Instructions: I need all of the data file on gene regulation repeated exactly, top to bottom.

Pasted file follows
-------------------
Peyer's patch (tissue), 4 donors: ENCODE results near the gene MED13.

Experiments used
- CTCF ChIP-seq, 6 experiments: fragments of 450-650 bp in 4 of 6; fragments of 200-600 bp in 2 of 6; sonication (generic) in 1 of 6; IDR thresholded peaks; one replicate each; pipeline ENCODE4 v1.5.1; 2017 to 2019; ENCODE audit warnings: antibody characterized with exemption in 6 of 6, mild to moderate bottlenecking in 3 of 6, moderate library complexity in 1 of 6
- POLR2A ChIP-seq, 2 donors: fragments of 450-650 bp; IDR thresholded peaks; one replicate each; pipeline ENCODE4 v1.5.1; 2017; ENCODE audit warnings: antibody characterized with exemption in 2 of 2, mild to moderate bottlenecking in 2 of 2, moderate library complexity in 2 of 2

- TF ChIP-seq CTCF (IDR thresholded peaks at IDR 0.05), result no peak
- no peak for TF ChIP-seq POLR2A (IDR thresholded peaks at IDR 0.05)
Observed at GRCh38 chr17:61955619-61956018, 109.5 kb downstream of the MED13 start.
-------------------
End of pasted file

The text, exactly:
Peyer's patch (tissue), 4 donors: ENCODE results near the gene MED13.

Experiments used
- CTCF ChIP-seq, 6 experiments: fragments of 450-650 bp in 4 of 6; fragments of 200-600 bp in 2 of 6; sonication (generic) in 1 of 6; IDR thresholded peaks; one replicate each; pipeline ENCODE4 v1.5.1; 2017 to 2019; ENCODE audit warnings: antibody characterized with exemption in 6 of 6, mild to moderate bottlenecking in 3 of 6, moderate library complexity in 1 of 6
- POLR2A ChIP-seq, 2 donors: fragments of 450-650 bp; IDR thresholded peaks; one replicate each; pipeline ENCODE4 v1.5.1; 2017; ENCODE audit warnings: antibody characterized with exemption in 2 of 2, mild to moderate bottlenecking in 2 of 2, moderate library complexity in 2 of 2

- TF ChIP-seq CTCF (IDR thresholded peaks at IDR 0.05), result no peak
- no peak for TF ChIP-seq POLR2A (IDR thresholded peaks at IDR 0.05)
Observed at GRCh38 chr17:61955619-61956018, 109.5 kb downstream of the MED13 start.